State Roundup, December 20, 2016

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Maryland's 10 Democratic electors are sworn in Monday, with Howard County's Courtney Watson, president of Maryland's Electoral College this year, on far left. Governor's Office photo

DESPITE PROTEST, TRUMP WINS ELECTORAL COLLEGE: Republican Donald Trump sealed the presidency Monday, winning the Electoral College in the face of nationwide protests urging electors to vote for other candidates. Few expected the protests to deprive Trump of the 270 votes he needed to clinch the election, Erin Cox of the Sun reports.

TIME FOR MAGLEV: In a commentary for MarylandReporter, Michael Collins said that, with a $27.8 million federal in hand to study the feasibility of a magnetic levitation train between Washington, D.C., and Baltimore, now seems to be the right time for Maryland to pursue building a Maglev train.

IMPACTING PURPLE LINE? The two transit agencies overseeing the Purple Line project on Friday dismissed concerns that Metro’s safety issues and decline in ridership would have a significant negative impact on the ridership of the Purple Line in their latest responses in the ongoing federal lawsuit that has stalled construction on the light-rail project, Andrew Metcalf of Bethesda Beat reports.

SCORING BILL PASSAGE: Bryan Sears of the Daily Record looks into the facts behind Gov. Larry Hogan’s statements accusing Democratic legislators of skipping important steps in passing a controversial transportation scoring bill that the General Assembly passed over his veto. Democrats have fired back that Hogan has a casual relationship with the truth and is taking after President-elect Donald Trump.

PAID SICK LEAVE: Gov. Larry Hogan plans to introduce a bill to the Maryland General Assembly requiring businesses to offer employees paid sick leave. If passed, Del. Mike McKay said the measure could take away the flexibility employers have to “take care” of employees when they need it most. “It’s the relationship that the employer and the employee has,” he said, “so if the small company gets mandated to offer this (sick leave), the employer is not going to have the flexibility to take care of people when they can.” Heather Wolford of the Cumberland Times News writes the story.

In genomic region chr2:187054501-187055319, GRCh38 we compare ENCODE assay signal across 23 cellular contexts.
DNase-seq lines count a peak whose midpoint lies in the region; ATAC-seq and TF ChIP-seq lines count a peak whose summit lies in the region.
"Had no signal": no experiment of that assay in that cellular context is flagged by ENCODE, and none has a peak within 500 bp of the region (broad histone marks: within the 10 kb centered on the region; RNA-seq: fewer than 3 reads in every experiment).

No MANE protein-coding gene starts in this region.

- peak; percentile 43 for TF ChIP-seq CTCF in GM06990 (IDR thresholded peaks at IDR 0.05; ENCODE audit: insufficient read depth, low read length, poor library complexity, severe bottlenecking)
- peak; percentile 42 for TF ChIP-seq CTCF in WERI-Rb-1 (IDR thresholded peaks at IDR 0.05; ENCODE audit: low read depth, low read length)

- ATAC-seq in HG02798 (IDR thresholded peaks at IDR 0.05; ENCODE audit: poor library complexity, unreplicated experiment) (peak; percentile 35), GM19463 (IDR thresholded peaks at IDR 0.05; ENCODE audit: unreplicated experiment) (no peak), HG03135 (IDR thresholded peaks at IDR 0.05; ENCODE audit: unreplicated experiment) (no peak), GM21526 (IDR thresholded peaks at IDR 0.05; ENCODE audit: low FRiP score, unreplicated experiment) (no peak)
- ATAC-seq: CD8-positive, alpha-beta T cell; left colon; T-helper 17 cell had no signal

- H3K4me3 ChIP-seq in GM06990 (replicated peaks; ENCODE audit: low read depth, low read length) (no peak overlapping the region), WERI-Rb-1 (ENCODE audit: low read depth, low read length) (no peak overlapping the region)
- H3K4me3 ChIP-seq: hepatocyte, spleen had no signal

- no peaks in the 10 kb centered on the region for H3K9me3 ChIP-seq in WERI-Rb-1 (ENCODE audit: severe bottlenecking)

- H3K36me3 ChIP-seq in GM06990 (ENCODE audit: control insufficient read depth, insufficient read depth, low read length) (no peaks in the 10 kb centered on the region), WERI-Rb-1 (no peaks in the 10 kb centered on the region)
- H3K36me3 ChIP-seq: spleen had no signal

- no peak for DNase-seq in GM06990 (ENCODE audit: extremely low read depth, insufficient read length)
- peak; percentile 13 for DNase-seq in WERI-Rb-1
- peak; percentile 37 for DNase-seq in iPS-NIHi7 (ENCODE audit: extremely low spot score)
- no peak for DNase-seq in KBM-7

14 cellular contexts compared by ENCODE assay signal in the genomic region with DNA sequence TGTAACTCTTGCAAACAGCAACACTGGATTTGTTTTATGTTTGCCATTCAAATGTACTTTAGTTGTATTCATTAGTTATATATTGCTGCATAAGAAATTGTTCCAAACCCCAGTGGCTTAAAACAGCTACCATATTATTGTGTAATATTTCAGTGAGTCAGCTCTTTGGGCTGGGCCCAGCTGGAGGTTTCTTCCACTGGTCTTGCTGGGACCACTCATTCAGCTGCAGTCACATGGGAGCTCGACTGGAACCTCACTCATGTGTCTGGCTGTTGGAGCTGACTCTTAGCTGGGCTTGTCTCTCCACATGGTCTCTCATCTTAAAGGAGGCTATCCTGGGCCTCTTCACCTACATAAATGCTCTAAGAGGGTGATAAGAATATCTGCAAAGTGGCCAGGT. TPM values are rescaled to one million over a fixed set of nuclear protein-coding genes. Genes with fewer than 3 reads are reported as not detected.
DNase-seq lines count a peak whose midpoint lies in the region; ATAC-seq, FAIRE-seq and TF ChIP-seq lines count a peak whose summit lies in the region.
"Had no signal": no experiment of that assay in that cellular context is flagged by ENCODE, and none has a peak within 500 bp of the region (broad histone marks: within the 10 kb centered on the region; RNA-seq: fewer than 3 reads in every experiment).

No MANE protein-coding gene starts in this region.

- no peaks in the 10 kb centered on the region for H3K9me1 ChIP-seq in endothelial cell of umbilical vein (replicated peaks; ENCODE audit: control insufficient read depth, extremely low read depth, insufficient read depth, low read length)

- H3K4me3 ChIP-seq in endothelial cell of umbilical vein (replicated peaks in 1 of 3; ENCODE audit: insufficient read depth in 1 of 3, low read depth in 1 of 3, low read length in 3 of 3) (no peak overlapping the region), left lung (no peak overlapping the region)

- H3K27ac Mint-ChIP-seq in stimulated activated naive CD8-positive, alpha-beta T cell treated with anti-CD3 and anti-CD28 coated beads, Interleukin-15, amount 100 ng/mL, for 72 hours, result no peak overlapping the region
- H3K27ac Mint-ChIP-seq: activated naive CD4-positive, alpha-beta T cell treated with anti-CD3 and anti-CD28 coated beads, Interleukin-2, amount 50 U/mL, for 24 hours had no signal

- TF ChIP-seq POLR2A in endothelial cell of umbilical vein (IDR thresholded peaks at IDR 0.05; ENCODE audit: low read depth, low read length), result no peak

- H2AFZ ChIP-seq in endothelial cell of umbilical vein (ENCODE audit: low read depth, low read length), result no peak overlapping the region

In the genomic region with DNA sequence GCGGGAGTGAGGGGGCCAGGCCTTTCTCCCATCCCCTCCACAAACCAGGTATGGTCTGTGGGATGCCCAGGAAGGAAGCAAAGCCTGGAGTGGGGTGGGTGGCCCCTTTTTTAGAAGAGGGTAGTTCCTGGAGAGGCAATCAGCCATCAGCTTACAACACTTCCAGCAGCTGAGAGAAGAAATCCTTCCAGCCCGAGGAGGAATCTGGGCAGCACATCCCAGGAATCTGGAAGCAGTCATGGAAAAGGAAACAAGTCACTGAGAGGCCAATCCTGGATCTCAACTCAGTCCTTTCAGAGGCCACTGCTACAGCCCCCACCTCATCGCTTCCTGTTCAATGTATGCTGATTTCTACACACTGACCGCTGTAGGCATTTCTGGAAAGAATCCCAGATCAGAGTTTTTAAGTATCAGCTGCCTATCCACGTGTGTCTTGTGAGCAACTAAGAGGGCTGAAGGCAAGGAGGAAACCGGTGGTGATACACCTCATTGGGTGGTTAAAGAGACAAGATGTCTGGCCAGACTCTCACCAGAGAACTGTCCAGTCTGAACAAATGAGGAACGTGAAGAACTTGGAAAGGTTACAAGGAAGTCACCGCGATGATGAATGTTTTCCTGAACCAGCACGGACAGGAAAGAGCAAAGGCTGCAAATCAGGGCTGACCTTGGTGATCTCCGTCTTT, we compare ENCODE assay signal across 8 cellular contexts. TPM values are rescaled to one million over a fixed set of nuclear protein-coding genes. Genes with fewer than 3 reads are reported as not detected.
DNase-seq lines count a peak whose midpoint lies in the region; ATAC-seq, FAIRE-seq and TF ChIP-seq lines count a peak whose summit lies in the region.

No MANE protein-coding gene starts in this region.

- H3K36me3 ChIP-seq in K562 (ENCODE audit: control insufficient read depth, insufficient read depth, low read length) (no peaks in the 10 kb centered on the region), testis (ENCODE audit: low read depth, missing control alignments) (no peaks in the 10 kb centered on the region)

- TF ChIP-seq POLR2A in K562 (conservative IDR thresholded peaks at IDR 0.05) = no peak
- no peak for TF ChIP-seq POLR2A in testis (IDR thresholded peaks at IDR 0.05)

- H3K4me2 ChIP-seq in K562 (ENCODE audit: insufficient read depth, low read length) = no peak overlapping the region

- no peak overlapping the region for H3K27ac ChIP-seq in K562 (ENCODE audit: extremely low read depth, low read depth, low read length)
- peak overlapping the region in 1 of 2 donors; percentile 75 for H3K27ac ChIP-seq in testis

LIFE WITHOUT PAROLE: A federal appeals court decision striking down the life-without-parole sentence of a juvenile offender in Virginia has provided ammunition for Maryland civil-rights attorneys who claim 200 convicts are being held unconstitutionally under de facto life sentences without parole because the state’s governors have historically not granted parole to these lifers who committed their crimes in their youth, Steve Lash reports in the Daily Record.

DELEGATION PRAISES SCHOOL PARCC SCORES: As seventh- and eighth-grade orchestra students at Oklahoma Road Middle School played “Carol of the Bells” Monday morning, state Sen. Justin Ready and Dels. April Rose and Susan Krebs acknowledged strong Partnership for Assessment of Readiness for College and Careers scores and presented Principal Erin Brilhart with a citation for the school’s outstanding  assessment scores, Emily Chappell of the Carroll County Times writes.

MSDE DENIES BEING SOURCE OF DATA BREACH: The Maryland State Department of Education says it was not the source of a data breach that exposed personal information of about 1,000 former Frederick County students, the AP is reporting in the Daily Record.The department released a statement Monday contradicting one that Frederick County Public Schools issued Sunday. The county statement said an investigation indicated the information may have been stolen from the state, citing an attack on the department’s computers.

VAN HOLLEN’s COMMITTEE ASSIGNMENTS: Sen.-elect Chris Van Hollen will sit on the Senate Banking, Agriculture and Budget committees, his office said Monday, in addition to his previously announced assignment to the Appropriations Committee. Van Hollen will also head the Democratic Senatorial Campaign Committee for the next election cycle, reports John Fritze for the Sun.

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BRYAN McINTIRE DIES: T. Bryan McIntire, a Republican who served four terms in the Baltimore County Council and was Carroll County state’s attorney from 1962 to 1970, died Friday at his Baltimore County home. He was 86, writes Jacques Kelly in the Sun. (Who will write the obits when Kelly and Fred Rasmussen are gone? Have they drafted their own obits? Both are at least in their 70s.)